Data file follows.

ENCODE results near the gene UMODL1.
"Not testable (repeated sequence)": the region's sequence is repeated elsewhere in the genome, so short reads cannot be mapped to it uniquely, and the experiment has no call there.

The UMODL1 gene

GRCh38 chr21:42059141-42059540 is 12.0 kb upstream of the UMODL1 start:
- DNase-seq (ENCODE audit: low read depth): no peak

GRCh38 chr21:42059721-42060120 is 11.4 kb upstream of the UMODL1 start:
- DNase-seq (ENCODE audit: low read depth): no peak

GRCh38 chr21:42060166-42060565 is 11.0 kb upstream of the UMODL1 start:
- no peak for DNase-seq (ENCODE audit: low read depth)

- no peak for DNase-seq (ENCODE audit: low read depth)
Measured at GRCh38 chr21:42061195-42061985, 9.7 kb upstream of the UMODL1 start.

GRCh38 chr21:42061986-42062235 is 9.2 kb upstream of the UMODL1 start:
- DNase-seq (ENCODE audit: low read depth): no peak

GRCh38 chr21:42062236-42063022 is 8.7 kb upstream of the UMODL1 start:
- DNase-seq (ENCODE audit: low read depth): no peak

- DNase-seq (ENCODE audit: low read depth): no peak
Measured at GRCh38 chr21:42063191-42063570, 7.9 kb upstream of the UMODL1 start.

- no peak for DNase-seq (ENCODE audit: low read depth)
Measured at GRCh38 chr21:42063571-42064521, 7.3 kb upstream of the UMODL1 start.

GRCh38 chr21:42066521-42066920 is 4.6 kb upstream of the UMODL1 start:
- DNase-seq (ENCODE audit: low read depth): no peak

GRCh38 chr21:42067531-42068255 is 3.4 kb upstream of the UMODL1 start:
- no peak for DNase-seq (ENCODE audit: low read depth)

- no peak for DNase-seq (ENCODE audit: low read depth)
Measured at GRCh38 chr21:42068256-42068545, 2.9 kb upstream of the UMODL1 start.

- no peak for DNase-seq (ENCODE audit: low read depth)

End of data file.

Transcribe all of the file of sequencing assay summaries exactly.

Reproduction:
ENCODE results near the gene UMODL1.
"Not testable (repeated sequence)": the region's sequence is repeated elsewhere in the genome, so short reads cannot be mapped to it uniquely, and the experiment has no call there.

The UMODL1 gene

GRCh38 chr21:42059141-42059540 is 12.0 kb upstream of the UMODL1 start:
- DNase-seq (ENCODE audit: low read depth): no peak

GRCh38 chr21:42059721-42060120 is 11.4 kb upstream of the UMODL1 start:
- DNase-seq (ENCODE audit: low read depth): no peak

GRCh38 chr21:42060166-42060565 is 11.0 kb upstream of the UMODL1 start:
- no peak for DNase-seq (ENCODE audit: low read depth)

- no peak for DNase-seq (ENCODE audit: low read depth)
Measured at GRCh38 chr21:42061195-42061985, 9.7 kb upstream of the UMODL1 start.

GRCh38 chr21:42061986-42062235 is 9.2 kb upstream of the UMODL1 start:
- DNase-seq (ENCODE audit: low read depth): no peak

GRCh38 chr21:42062236-42063022 is 8.7 kb upstream of the UMODL1 start:
- DNase-seq (ENCODE audit: low read depth): no peak

- DNase-seq (ENCODE audit: low read depth): no peak
Measured at GRCh38 chr21:42063191-42063570, 7.9 kb upstream of the UMODL1 start.

- no peak for DNase-seq (ENCODE audit: low read depth)
Measured at GRCh38 chr21:42063571-42064521, 7.3 kb upstream of the UMODL1 start.

GRCh38 chr21:42066521-42066920 is 4.6 kb upstream of the UMODL1 start:
- DNase-seq (ENCODE audit: low read depth): no peak

GRCh38 chr21:42067531-42068255 is 3.4 kb upstream of the UMODL1 start:
- no peak for DNase-seq (ENCODE audit: low read depth)

- no peak for DNase-seq (ENCODE audit: low read depth)
Measured at GRCh38 chr21:42068256-42068545, 2.9 kb upstream of the UMODL1 start.

- no peak for DNase-seq (ENCODE audit: low read depth)